4
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I have for example the following grid:

range = Range[0, 4, 0.5];
Graphics[Frame -> True, GridLines -> {range, range}, 
 PlotRange -> {{0, 4}, {0, 4}}, Ticks -> {Automatic}, 
 ImageSize -> Medium]

enter image description here

How can I plot a grid where the distance between axes numbers is 1 cm?

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  • $\begingroup$ Centimeters are relative, not all screens have the same dpi. $\endgroup$ – Feyre Dec 12 '16 at 11:30
  • $\begingroup$ If this is not possible at the screen, how can it be done in the printout. $\endgroup$ – mrz Dec 12 '16 at 11:34
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    $\begingroup$ Possible duplicates: (5442), (77129) $\endgroup$ – Mr.Wizard Dec 12 '16 at 12:34
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You need to:

  • Control the relationship between plot coordinates and the image size. This means that all settings that affect this must be set manually, and must not be left to chance

  • Set the correct image size.

In Mathematica, there are plot coordinates, scaled coordinates and absolute coordinates. Please read here:

For this task we need to work with plot coordinates and absolute ones. Absolute coordinates are given in printer's points.

Define the centimetre:

cm = 72/2.54 (* 72 points in an inch, 2.54 cm in an inch *)

First step: eliminate all sorts of margins and paddings, to make sure that the frame is precisely on the edge of the image:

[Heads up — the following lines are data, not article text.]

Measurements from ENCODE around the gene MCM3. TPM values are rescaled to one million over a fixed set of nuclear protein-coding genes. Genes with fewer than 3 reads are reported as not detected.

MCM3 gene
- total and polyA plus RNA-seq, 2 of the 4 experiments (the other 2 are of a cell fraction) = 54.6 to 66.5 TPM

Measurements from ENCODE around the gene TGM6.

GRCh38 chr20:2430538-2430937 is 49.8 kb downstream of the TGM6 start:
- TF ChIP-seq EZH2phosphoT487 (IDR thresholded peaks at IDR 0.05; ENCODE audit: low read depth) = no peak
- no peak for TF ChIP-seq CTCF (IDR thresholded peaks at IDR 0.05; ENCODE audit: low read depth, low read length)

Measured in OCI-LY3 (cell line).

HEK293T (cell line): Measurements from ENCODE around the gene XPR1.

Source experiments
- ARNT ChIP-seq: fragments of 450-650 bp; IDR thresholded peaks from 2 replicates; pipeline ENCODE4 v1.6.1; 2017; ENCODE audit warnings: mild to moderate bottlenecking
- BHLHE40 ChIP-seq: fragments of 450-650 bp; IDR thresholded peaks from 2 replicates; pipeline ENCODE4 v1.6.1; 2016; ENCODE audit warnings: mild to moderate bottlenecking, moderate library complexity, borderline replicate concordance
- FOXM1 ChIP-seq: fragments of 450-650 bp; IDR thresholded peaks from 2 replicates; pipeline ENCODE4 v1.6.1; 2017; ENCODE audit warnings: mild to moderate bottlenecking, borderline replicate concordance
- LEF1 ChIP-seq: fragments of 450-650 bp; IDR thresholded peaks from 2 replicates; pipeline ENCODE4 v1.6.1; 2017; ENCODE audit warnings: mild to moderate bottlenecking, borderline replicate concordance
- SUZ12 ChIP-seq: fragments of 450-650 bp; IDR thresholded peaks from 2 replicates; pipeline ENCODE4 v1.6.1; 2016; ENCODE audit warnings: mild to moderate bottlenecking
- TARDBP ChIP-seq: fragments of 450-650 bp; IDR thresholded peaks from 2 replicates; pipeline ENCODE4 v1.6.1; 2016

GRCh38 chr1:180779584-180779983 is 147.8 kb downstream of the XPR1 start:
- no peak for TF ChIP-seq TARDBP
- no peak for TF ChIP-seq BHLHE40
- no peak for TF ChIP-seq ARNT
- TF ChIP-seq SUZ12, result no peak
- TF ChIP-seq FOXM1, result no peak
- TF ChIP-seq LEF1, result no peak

range = Range[0, 4, 0.5];
g = Graphics[Frame -> True, GridLines -> {range, range}, 
  PlotRange -> {{0, 4}, {0, 4}}, Ticks -> {Automatic},
  ImageSize -> 8 cm,
  PlotRangePadding -> None, ImagePadding -> None, ImageMargins -> 0]

enter image description here

It's clear that now the image size should be 8 cm, so we set it to that. But the labels are cut off.

Next step: manually set the ImagePadding to leave enough room for ticks labels. This is specified in printer's points. We need to increase the image size accrodingly. I am lazy so I'll set the same padding on all sides.

range = Range[0, 4, 0.5];
g = Graphics[Frame -> True, GridLines -> {range, range}, 
  PlotRange -> {{0, 4}, {0, 4}}, Ticks -> {Automatic},
  ImageSize -> 8 cm + 2*15 (* allow for 15 pt ImagePadding on both sides *),
  PlotRangePadding -> None, ImagePadding -> 15, ImageMargins -> 0]

enter image description here

Now export to PDF,

Export["grid.pdf", g]

and print the result. In the print settings make sure to set the scale to 100%. Often the default is automatic, which tends to scale the document to fill the page.

Hint: Do use Export. Do not use right click, Save As... Read here: Graphics elements do not line up perfectly in exported PDFs

If you need to display at a given size on a screen, you must do some measurements and discover the true pixel density ("dpi") of your screen. Then scale the graphics accordingly using e.g. Magnify[g, factor].

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  • $\begingroup$ Great explanation ... thank you $\endgroup$ – mrz Dec 12 '16 at 11:42
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    $\begingroup$ @MichaelE2 Of course, thank you! $\endgroup$ – Szabolcs Dec 12 '16 at 11:56
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    $\begingroup$ To be accurate, Mathematica, like nearly all software, uses Postscript point. TeX, which predates most desktop publishing software, uses printer's points, which are 0.9963 times smaller. I had to correct for this in MaTeX to match the two up. $\endgroup$ – Szabolcs Dec 12 '16 at 12:01
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    $\begingroup$ You may also use the builtin unit functions. Define cmToDpp = QuantityMagnitude@UnitConvert[Quantity[#, "Centimeters"], "DesktopPublishingPoints"] &. Then cmToDpp@8 and so on. (+1) $\endgroup$ – Edmund Dec 12 '16 at 21:49

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